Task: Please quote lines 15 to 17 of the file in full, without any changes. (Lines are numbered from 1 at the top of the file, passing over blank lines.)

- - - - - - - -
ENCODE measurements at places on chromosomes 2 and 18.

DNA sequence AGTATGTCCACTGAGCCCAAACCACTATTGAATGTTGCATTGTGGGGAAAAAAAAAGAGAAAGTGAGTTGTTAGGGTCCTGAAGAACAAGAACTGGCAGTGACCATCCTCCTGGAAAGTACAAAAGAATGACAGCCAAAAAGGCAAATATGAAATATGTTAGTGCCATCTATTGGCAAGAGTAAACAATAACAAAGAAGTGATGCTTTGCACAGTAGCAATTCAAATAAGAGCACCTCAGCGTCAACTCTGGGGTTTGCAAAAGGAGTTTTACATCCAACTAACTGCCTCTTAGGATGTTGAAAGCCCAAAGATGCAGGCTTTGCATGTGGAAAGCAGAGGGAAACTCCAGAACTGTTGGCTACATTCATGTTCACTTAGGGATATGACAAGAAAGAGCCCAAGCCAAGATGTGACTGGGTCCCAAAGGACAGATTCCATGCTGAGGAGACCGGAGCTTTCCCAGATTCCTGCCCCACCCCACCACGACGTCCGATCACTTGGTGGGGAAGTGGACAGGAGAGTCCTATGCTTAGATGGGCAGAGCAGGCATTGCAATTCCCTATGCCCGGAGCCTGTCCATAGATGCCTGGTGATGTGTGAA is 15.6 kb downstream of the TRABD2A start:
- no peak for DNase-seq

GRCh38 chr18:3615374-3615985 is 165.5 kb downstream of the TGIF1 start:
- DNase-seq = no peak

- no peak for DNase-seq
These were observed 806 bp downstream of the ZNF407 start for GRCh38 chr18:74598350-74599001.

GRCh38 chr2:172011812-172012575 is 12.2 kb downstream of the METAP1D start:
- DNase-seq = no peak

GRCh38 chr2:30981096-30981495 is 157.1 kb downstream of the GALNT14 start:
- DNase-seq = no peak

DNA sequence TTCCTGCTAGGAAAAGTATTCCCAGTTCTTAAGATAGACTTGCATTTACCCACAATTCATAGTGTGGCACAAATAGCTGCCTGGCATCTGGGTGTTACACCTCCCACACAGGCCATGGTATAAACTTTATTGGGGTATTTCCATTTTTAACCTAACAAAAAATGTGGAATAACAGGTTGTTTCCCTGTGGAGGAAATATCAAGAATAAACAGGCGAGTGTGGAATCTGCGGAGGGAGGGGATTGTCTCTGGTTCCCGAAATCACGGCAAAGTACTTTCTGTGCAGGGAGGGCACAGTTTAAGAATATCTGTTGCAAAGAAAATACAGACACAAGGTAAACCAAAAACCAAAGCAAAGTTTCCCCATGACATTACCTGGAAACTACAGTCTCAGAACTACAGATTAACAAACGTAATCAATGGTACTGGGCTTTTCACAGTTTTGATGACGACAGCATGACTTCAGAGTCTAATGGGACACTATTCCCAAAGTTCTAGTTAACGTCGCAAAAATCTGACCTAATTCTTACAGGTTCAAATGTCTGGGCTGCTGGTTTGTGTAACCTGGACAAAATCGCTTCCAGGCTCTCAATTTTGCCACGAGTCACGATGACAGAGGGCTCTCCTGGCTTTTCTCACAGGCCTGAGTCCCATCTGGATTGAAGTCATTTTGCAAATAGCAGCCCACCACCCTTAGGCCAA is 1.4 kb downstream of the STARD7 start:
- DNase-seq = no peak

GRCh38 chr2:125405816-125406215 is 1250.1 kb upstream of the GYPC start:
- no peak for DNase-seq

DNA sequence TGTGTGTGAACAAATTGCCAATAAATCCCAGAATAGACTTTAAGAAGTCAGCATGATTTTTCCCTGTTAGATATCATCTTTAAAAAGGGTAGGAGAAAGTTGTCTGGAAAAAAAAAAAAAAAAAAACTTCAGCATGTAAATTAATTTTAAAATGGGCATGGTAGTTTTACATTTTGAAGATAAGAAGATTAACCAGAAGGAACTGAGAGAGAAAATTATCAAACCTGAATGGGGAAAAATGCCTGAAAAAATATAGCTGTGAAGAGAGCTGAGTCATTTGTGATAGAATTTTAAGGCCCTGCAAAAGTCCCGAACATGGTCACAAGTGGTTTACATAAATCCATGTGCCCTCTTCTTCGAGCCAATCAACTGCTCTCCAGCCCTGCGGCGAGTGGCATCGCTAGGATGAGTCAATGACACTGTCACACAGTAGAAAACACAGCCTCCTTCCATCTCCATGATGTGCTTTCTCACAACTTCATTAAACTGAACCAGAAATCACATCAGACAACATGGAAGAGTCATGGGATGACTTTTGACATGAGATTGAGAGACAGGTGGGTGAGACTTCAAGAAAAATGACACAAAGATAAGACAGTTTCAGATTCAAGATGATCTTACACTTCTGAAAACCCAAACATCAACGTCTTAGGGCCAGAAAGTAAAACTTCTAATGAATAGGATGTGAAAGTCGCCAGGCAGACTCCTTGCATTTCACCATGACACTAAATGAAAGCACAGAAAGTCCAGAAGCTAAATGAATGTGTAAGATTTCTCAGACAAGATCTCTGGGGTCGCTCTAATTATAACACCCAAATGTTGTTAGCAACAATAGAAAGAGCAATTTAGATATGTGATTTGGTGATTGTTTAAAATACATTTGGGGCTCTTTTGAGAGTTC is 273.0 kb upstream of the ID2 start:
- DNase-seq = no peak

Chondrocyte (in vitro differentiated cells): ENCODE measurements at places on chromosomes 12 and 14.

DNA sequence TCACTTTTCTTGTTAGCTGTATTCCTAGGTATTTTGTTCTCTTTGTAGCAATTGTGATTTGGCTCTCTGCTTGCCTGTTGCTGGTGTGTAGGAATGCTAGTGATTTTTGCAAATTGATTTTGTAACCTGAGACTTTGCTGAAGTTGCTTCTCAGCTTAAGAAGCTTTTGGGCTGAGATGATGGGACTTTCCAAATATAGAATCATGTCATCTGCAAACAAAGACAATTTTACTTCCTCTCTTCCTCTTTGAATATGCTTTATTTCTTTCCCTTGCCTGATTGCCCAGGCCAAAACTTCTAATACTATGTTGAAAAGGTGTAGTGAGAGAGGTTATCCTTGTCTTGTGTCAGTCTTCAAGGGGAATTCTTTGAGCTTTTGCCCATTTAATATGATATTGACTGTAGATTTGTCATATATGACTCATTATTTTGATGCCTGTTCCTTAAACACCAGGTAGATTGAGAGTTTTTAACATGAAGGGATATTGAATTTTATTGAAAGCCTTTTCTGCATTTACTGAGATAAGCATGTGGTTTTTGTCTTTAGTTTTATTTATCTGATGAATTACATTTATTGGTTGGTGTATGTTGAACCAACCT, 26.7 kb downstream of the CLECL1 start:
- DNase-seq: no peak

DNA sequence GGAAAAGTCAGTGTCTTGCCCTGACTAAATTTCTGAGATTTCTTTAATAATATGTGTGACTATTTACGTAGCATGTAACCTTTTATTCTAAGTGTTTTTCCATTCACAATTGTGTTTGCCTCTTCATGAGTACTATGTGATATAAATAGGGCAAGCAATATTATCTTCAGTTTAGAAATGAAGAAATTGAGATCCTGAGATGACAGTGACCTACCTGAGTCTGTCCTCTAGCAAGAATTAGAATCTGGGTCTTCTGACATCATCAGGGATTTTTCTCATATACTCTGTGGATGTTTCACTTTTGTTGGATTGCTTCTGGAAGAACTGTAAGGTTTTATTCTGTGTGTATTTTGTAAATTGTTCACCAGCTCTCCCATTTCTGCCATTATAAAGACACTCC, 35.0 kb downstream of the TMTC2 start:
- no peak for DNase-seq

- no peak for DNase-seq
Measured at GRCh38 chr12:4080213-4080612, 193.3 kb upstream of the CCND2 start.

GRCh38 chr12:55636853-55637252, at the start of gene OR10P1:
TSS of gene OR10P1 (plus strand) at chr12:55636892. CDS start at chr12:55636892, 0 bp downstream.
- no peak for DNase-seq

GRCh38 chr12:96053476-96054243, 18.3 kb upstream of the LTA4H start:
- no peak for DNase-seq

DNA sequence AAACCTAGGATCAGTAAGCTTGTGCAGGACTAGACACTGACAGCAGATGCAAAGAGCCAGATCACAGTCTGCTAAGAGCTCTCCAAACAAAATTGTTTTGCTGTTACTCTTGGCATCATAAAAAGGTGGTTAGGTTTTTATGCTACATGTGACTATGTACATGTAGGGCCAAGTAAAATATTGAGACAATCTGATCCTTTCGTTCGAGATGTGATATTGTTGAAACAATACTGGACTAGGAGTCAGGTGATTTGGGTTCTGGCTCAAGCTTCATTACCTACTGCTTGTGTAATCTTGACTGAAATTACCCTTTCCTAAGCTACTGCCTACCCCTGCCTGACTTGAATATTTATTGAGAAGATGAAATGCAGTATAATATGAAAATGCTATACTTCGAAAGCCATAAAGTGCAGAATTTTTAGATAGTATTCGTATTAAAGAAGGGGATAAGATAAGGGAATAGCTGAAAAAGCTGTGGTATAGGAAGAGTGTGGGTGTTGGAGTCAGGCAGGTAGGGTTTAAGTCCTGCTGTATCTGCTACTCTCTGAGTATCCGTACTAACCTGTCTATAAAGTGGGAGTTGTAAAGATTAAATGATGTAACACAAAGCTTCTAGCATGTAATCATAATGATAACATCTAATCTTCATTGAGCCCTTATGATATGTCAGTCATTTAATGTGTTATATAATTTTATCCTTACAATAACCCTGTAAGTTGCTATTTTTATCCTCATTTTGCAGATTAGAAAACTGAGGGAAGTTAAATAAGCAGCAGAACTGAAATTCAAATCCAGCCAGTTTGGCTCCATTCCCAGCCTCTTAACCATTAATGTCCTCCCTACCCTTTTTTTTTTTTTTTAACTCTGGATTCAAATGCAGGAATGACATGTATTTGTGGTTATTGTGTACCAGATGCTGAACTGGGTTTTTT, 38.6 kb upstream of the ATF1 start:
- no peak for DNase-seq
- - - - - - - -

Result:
- no peak for DNase-seq

DNA sequence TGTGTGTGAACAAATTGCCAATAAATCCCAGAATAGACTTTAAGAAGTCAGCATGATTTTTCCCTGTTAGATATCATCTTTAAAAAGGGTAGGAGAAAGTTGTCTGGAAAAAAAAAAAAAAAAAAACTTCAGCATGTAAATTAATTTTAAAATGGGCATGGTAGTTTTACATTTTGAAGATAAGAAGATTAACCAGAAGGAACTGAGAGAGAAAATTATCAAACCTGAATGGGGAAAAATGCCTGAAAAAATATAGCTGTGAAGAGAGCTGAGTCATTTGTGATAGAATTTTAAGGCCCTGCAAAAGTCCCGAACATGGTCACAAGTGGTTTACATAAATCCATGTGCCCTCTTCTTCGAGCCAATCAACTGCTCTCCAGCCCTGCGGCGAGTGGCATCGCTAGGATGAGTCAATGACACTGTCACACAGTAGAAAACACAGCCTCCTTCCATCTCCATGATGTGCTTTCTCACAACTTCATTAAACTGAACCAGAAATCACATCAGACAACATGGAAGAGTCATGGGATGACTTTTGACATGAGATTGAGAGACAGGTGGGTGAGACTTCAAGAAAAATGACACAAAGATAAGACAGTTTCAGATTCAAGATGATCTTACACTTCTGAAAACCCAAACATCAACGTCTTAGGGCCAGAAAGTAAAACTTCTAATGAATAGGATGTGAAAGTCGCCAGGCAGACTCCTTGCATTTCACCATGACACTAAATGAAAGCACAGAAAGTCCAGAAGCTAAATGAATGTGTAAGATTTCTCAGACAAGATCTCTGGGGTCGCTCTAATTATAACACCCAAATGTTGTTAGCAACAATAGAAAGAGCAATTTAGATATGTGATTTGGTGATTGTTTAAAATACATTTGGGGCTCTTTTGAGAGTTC is 273.0 kb upstream of the ID2 start:
- DNase-seq = no peak